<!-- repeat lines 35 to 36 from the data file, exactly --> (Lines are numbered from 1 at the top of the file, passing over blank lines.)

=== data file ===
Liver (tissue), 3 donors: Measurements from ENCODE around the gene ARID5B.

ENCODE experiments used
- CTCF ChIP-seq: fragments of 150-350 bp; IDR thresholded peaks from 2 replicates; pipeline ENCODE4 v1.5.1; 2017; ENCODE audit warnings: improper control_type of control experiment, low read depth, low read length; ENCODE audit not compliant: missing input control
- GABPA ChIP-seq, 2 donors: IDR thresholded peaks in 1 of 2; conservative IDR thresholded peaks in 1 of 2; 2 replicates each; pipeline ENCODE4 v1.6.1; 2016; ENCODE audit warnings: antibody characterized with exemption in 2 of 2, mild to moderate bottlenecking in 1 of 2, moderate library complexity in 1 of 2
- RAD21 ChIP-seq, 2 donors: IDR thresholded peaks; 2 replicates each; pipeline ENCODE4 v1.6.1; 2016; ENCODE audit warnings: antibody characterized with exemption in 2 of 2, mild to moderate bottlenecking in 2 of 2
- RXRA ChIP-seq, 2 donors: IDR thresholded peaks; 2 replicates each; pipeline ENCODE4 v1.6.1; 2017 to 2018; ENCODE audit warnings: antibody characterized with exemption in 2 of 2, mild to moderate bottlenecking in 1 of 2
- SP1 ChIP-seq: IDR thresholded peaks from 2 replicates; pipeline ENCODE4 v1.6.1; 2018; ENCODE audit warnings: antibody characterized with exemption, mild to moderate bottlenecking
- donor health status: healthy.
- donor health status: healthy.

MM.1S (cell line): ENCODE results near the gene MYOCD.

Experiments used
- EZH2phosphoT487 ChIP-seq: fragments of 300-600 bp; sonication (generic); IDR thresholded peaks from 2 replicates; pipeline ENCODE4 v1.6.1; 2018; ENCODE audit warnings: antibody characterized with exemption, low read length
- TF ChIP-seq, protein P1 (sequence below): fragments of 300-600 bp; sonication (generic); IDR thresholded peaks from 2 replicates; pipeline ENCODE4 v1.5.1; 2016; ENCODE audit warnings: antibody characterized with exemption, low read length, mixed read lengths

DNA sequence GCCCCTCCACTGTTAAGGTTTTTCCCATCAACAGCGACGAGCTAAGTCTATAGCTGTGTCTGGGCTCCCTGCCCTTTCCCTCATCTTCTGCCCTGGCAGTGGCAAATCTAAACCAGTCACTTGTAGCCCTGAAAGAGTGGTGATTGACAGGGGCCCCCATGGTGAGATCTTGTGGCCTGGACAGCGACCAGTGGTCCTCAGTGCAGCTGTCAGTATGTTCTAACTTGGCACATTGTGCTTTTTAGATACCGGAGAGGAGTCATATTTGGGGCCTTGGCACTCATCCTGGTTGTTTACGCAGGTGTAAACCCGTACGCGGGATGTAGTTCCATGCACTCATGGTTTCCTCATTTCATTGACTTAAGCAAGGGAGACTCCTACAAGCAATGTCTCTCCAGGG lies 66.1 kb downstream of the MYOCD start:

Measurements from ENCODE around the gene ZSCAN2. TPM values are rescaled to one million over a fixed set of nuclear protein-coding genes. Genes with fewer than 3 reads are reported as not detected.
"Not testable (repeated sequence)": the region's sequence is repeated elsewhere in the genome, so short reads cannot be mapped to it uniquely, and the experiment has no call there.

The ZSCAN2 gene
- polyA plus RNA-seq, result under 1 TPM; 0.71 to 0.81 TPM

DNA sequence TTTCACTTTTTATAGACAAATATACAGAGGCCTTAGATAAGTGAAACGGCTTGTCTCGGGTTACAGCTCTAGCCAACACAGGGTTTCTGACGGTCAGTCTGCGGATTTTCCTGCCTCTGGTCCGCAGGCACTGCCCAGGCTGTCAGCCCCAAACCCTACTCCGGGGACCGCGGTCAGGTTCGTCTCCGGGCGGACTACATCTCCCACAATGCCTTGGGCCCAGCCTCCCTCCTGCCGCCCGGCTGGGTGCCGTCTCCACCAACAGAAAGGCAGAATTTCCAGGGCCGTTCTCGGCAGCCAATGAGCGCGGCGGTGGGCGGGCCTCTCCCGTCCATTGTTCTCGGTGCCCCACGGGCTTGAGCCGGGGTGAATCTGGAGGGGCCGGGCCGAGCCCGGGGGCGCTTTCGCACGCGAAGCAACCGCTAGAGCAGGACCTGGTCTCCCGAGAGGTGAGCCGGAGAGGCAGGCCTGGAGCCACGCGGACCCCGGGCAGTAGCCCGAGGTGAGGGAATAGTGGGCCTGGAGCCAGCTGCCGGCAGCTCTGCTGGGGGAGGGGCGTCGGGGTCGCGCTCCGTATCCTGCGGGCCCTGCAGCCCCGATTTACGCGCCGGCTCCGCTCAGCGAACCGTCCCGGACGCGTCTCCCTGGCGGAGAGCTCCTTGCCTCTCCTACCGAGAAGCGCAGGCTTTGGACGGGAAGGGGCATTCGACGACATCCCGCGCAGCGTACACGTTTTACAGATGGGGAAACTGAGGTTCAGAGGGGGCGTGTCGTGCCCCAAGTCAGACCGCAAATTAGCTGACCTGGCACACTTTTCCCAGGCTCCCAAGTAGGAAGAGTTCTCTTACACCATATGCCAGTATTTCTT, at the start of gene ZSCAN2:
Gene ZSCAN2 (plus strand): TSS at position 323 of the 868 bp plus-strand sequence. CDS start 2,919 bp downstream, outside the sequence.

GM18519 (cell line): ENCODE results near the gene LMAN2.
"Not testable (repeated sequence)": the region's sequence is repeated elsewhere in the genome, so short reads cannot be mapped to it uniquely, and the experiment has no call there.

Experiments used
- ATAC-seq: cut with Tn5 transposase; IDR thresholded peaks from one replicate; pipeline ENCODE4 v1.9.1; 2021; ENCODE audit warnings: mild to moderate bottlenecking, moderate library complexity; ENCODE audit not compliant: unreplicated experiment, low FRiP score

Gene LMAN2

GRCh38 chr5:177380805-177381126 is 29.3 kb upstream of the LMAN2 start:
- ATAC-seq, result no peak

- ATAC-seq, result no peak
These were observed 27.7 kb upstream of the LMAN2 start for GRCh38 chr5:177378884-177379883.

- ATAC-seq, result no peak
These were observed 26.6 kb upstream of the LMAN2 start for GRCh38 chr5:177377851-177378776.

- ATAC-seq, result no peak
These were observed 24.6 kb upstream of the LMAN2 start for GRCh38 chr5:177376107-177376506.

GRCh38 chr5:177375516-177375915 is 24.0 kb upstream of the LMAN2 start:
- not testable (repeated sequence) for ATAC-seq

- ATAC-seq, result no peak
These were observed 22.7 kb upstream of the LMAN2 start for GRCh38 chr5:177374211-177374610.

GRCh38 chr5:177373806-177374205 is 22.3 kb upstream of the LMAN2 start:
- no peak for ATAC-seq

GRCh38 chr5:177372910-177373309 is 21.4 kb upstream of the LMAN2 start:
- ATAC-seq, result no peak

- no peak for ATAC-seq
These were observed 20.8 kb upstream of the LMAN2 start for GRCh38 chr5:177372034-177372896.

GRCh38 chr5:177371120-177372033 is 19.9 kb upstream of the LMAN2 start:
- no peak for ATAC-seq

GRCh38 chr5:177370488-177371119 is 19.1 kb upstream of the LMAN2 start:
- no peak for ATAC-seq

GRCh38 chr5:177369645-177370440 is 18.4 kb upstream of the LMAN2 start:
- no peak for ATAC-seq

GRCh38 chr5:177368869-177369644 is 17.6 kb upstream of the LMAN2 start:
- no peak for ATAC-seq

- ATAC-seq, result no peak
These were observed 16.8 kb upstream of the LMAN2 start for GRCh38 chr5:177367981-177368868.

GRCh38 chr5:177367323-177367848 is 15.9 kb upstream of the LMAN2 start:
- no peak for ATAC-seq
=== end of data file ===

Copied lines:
- not testable (repeated sequence) for ATAC-seq

- ATAC-seq, result no peak